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Thread: Prime Factorisation other Terminology

  1. #1 Prime Factorisation other Terminology 
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    I have a better notation for prime factorisation (for some purposes). As follows:

    and

    then for any natural number n we have:



    and now we can prove theorems involving prime factorisation by just using properties of d(k) and s(k).


    It also matters what isn't there - Tao Te Ching interpreted.
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  3. #2 Re: Prime Factorisation other Terminology 
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    Quote Originally Posted by talanum1
    I have a better notation for prime factorisation (for some purposes). As follows:

    and

    then for any natural number n we have:



    and now we can prove theorems involving prime factorisation by just using properties of d(k) and s(k).
    Do you realize that your "factorization" is, in general, not unique ? This is because you limited s to 0 or 1, making assumptions regarding P and d.

    In short this is worthless. It offers nothing beyond the usual expression of a natural number as a product of primes and actually offers less.


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    In what cases is it not unique?

    I used s(k) as is so that a prime not occuring in the product can have a zero exponent.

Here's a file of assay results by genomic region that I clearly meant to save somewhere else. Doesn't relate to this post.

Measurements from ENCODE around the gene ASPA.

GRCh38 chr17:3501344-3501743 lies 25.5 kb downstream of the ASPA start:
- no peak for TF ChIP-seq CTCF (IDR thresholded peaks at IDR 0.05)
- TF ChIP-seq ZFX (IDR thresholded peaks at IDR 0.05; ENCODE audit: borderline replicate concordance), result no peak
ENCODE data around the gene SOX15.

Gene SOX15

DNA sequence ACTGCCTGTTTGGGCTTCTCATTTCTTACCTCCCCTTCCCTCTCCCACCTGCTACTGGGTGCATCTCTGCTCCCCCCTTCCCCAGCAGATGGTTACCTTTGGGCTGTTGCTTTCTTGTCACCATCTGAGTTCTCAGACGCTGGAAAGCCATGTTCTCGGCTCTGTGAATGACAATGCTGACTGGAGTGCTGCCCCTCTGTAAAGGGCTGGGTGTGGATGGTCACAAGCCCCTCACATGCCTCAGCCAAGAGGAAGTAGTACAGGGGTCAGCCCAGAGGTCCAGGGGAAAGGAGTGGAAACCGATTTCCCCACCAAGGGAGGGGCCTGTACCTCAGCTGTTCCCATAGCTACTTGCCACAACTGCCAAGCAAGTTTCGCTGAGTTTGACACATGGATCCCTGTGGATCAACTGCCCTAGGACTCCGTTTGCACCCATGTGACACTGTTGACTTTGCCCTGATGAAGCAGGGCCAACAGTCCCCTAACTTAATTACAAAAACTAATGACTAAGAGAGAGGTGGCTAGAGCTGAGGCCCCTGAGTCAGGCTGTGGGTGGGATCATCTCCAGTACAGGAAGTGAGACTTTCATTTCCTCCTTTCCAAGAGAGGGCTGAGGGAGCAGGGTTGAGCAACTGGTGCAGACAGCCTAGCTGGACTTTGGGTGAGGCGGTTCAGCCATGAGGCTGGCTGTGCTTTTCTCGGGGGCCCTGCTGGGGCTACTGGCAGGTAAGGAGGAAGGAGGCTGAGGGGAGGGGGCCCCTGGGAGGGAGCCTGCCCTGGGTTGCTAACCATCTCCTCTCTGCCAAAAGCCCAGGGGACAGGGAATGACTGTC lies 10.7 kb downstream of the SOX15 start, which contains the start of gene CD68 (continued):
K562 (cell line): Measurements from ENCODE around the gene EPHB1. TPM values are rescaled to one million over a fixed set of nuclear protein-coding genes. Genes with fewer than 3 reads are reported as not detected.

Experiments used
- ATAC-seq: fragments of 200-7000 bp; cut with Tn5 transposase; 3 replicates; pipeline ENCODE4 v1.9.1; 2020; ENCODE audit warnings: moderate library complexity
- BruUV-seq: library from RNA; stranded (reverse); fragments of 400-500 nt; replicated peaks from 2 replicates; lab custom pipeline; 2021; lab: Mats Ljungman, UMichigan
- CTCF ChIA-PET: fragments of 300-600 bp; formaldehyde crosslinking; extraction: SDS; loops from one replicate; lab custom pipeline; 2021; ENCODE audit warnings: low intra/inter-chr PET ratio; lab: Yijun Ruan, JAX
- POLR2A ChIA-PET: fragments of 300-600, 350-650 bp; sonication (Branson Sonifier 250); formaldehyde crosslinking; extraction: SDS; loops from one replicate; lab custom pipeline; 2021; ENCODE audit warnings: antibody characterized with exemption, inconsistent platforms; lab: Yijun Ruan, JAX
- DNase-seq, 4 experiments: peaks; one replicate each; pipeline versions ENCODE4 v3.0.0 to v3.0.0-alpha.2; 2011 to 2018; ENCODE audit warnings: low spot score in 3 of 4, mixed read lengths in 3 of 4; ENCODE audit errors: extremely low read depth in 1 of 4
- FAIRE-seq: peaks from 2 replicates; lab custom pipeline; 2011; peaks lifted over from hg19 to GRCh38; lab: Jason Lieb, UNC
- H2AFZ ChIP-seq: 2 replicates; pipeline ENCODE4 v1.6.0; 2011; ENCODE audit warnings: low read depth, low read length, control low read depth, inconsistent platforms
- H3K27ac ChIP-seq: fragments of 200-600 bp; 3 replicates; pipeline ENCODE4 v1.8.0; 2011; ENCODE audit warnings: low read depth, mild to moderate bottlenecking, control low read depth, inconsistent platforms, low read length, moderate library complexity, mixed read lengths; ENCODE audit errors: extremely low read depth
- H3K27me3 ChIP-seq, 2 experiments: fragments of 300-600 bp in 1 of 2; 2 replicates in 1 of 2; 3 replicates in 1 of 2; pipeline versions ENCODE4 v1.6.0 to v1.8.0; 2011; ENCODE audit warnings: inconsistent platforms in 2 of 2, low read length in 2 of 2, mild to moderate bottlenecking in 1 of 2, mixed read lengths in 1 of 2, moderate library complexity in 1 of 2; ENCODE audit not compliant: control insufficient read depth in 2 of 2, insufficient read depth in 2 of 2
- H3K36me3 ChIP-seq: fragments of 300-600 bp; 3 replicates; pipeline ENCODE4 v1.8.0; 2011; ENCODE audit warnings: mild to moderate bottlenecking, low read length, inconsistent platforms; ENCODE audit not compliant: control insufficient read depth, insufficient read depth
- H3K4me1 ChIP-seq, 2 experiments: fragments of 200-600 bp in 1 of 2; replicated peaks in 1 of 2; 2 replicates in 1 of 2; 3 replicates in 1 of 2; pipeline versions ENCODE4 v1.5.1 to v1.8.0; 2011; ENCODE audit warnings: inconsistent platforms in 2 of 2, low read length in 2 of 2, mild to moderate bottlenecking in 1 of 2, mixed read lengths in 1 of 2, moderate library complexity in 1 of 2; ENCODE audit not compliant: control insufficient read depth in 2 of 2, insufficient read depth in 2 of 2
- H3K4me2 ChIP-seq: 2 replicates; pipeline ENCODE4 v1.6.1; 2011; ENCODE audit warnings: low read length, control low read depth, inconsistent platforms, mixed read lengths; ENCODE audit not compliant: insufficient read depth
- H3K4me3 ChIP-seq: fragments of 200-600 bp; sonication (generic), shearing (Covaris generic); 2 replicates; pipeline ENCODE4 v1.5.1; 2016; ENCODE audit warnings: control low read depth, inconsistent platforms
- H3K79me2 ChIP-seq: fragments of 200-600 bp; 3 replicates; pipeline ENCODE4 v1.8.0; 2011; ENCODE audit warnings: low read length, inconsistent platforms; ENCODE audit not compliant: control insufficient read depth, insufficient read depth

The usual factorisation formula would have the same strength of notation only if you correlate the sub and superscript sequences, so my notation is about the same worth in that case (if you take s(k) as mapping to ).
    It also matters what isn't there - Tao Te Ching interpreted.
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  5. #4  
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    One of the basic concepts of mathematics is expressing numbers in terms of smaller numbers, whether by addition (seven is the sum of three and four), multiplication (12 is the product of three and four), or exponentiation (81 is three to the fourth power). We often find it useful to break a number down into smaller numbers. Given a number, we call any number that divides evenly into it one of its factors, where dividing evenly means there is no remainder. For example, the factors of 12 are 1, 2, 3, 4, 6 and 12, because 12 can be divided by each of these with no remainder.
    It is often useful to write a number in terms of its prime factorization, or as the product of its prime factors. For example, 56 can be written as 2󫎾7 and 84 can be written as 2󫎿7 . Every number can be written as a product of primes, and, like a fingerprint, every number has a unique prime factorization.
    Example . Compute the prime factorization of 23,100.

    Step 1. 23, 100/2 = 11, 550 . Write down 2.
    Step 2. 11, 550/2 = 5, 775 . Write down 2.
    Step 3. 5, 775/3 = 1, 925 . Write down 3.
    Step 4. 1, 925/5 = 385 . Write down 5.
    Step 5. 385/5 = 77 . Write down 5.
    Step 6. 77/7 = 11 . Write down 7.
    Step 7. 11 is prime. Write down 11.
    Therefore, the prime factorization of 23,100 is 2󫎿󬊅󬱙1 .

    So now i think now it is clear what is a prime factorization
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